So Chris Hansen, low-key arena investor turned Sonics saint, can do wrong.
He can do awful, actually, secretly paying $100,000 to help fund the opposition of the Sacramento Kings’ plan for a new arena.
He can do foolish, too, because it’s puzzling why he would take such a risk considering California law mandates the public disclosure of this type of donation.
And he can do dirty and conniving and hypocritical, all of which should elicit two reactions.
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1. Shame on you.
2. It was only a matter of time.
Hansen deserves every degree of the heat he’s taking for his underhanded act in the aftermath of his group’s failed bid to relocate the Kings to Seattle. Many will consider the apologetic, 286-word statement he released Friday an insufficient attempt to save face, and he must live with how difficult it is to make amends in our skeptical society. The amount of damage he did to Seattle’s hopes to lure back the NBA is unknown right now, but it would be naïve to brush off the mistake as a non-factor.
He messed up, big time.
He messed up, for the first time, after 20 months in the limelight without a major hiccup.
But excuse me for stopping the Hansen lashing right there. Excuse me for being neither shocked nor outraged. I’m all for Hansen suffering the consequences of embarrassment, a possible civil penalty of up to $100,000 in California and having to rebuild his previously trustworthy reputation with Seattle citizens and political leaders, the NBA league office and his Sonics arena investors (whom Hansen said weren’t involved with — and weren’t aware of — his poor decision). And I’m sure Sacramento would appreciate it if Hansen kept his promise to, finally, let that city be. However, let’s not get carried away pondering punishment.
Why? Because, sadly, Hansen’s shady move is not unheard of in big-business dealings, and they don’t get much bigger than the NBA, one of the Big 3 American sports leagues. More than anything, it’s shocking that he got caught. Rookie move. The best are far slicker.
“I made a mistake I regret,” Hansen said to begin his statement.
It would’ve been more honest if he had said, “I made a mistake that became public because I don’t have enough practice at this.”
Hansen is a decent man. I’ve dealt with him enough, scrutinized him enough, to know that. He got caught up in the competition, and rich people always think they can solve problems with more money. Rich people don’t like to hear “no.”
Some anti-arena folks want this to be the end of Hansen in Seattle. They want this to inspire city and county leaders to tear apart the memorandum of understanding they have with Hansen to build a new Sodo arena. They want to be sanctimonious and pretend there’s nothing dirty about politics and big business. But they’re thinking more about their agenda than reality.
There’s no defending what Hansen did. But let’s not make him out to be some rare deviant. Consider the past seven years or so in this NBA fight as evidence.
Remember Clay Bennett’s emails with his partners that clearly proved a conspiracy to move the team without honoring their contractual “good-faith, best efforts” to keep the team in Seattle? Remember “I’m a man possessed,” and remember how David Stern essentially shrugged it off? Remember all of the lies Stern has told and the back-room deals he has made throughout this entire saga?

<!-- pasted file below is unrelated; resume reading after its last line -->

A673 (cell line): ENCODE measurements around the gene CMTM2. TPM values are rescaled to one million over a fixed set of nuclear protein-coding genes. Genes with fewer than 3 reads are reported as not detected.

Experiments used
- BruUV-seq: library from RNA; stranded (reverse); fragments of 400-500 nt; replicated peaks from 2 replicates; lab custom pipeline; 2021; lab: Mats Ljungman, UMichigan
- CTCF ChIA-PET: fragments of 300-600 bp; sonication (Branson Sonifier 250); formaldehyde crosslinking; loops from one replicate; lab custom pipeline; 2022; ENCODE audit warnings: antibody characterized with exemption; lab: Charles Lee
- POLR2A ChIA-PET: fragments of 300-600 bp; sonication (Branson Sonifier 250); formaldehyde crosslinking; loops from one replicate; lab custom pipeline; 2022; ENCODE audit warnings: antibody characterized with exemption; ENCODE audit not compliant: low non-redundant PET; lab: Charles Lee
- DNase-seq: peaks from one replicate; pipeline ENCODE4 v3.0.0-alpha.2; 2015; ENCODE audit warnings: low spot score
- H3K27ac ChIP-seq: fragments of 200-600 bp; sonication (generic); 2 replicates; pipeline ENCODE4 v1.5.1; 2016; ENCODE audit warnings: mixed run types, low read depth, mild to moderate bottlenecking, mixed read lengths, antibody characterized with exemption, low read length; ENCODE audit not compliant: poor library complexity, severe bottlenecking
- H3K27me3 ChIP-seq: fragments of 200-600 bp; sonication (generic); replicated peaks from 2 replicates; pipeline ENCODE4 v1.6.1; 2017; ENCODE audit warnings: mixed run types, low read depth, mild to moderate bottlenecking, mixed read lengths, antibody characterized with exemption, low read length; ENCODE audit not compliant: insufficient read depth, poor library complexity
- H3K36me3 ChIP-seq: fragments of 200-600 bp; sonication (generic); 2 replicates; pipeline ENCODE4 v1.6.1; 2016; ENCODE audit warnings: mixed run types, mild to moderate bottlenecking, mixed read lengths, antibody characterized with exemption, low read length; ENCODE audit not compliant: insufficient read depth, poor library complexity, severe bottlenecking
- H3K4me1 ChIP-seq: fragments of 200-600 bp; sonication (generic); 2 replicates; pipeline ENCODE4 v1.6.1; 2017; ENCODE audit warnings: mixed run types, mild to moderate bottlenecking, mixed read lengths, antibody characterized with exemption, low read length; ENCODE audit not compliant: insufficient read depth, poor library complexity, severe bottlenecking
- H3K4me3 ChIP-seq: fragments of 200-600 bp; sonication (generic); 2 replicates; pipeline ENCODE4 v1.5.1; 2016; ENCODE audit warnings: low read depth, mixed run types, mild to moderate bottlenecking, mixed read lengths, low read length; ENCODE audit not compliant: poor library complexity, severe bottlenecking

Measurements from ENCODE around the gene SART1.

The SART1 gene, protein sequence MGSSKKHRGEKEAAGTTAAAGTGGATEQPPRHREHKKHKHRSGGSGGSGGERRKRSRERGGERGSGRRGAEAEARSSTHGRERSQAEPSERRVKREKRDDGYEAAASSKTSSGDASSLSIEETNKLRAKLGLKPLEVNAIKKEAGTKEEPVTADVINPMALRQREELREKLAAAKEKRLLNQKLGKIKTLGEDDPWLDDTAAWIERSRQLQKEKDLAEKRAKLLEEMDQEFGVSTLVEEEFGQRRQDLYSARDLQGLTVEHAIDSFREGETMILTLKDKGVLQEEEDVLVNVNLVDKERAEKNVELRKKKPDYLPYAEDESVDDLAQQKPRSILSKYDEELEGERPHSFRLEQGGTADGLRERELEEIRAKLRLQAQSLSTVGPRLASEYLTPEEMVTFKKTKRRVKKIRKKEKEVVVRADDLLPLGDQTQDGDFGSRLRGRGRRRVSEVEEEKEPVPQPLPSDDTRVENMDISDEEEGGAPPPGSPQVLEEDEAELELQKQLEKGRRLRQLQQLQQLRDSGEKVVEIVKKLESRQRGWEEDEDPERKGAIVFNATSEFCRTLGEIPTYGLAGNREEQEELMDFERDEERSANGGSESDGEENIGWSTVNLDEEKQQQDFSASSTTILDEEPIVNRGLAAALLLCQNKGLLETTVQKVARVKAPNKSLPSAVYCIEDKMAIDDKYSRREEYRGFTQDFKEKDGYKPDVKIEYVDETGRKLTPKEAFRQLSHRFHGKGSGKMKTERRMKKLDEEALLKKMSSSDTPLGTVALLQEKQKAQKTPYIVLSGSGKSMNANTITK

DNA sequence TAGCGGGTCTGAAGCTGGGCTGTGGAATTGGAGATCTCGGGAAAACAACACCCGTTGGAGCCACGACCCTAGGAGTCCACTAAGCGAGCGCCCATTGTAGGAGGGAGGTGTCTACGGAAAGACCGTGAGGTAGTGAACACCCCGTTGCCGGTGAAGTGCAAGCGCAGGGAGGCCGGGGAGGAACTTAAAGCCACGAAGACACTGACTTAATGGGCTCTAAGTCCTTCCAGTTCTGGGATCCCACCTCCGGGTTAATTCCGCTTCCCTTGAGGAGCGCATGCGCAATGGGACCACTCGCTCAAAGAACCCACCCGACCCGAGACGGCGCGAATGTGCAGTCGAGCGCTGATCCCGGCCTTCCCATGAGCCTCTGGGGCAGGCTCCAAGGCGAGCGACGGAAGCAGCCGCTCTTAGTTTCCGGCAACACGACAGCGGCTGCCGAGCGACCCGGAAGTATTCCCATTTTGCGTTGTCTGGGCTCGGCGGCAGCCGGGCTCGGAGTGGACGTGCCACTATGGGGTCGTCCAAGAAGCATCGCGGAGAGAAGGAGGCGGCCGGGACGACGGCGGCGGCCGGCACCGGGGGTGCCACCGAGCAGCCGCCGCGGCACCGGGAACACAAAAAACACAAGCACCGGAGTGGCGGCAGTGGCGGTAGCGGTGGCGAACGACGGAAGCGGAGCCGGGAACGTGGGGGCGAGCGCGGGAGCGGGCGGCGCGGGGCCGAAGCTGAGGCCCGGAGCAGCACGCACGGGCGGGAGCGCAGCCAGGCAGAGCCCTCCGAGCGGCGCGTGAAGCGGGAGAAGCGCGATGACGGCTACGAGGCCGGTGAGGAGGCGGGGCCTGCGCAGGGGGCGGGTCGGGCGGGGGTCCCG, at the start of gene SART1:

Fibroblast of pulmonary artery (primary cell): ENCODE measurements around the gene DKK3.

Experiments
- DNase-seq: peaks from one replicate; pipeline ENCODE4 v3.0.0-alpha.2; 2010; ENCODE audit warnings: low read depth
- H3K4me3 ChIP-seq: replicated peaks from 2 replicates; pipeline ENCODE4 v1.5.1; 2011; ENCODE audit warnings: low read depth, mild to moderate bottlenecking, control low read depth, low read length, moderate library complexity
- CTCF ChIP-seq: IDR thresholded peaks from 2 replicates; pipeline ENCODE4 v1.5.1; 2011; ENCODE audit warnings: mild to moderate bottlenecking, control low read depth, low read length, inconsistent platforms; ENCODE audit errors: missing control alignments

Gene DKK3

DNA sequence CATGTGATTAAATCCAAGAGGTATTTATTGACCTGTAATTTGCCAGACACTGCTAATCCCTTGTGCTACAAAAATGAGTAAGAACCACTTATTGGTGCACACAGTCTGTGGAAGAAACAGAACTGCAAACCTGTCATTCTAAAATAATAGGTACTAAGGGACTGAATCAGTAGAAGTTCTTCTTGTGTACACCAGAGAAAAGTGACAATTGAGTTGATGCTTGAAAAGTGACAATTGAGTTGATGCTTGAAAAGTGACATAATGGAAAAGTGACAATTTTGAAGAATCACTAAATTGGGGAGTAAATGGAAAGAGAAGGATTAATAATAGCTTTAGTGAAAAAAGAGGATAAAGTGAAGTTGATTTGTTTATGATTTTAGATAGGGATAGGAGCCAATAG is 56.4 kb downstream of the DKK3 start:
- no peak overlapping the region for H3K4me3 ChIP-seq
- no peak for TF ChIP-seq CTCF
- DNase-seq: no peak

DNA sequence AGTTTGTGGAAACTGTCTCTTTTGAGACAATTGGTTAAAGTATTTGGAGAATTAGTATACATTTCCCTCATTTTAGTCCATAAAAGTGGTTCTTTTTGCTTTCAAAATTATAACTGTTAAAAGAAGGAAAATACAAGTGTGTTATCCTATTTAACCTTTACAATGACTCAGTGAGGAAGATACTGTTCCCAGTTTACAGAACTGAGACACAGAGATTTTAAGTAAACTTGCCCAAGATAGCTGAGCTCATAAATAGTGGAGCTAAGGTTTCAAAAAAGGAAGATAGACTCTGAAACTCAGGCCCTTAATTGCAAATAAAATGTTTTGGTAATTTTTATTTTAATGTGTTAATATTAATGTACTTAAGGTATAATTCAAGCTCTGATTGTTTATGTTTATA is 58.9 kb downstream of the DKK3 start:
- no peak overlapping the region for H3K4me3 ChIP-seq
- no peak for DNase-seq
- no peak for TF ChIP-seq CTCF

Heck, remember all the hypocritical and borderline inappropriate things the Mariners have tried to do to hinder another sports facility from being built in Sodo?
Yes, Hansen is out of his mind to try to help the Sacramento Taxpayers Opposed to Pork’s petition campaign to stop the Kings’ arena momentum. Yes, it makes no sense for someone who worked out a deal to receive $200 million in public funds to help a group oppose the Kings getting public funds. But it’s no crazier than the Mariners trying to protect their heavily public-funded stadium by helping the Port of Seattle’s arena opposition and trying to be an environmental study watchdog.
At least Hansen didn’t try to pull this moral deception on his own city.
The great disappointment is that you hoped Hansen would be different. At times, he seemed impervious to corruption as he tried to bring back the Sonics with great class and pragmatism. Some supporters even told him privately that he would have to get dirty if he wanted to win. He was even referred to as too “Seattle nice” in the media.
Then, as he lost the relocation fight with Sacramento, he got dirty. And he got caught.
Now what? Well, he had better kiss a lot of tail, have a lot of make-good conversations and perhaps do something to support Sacramento to appease the NBA. It might even be best if Microsoft CEO Steve Ballmer took a permanent lead in dealing with the NBA.
Beyond that, however, this situation is rectifiable. It won’t be easy, but it can be smoothed over.
If NBA owners are being truthful, they know Hansen did something that many of them might’ve done in frustration. Some have done worse, whether they’ve been publicly exposed or not.
Hansen should be ashamed and remorseful, and plenty will let him know that. But there will be some, with big pockets and bigger egos, who will quietly whisper something else when thinking about the once-pristine rich guy who decided to get dirty.
Welcome to the club.
Jerry Brewer: 206-464-2277 or firstname.lastname@example.org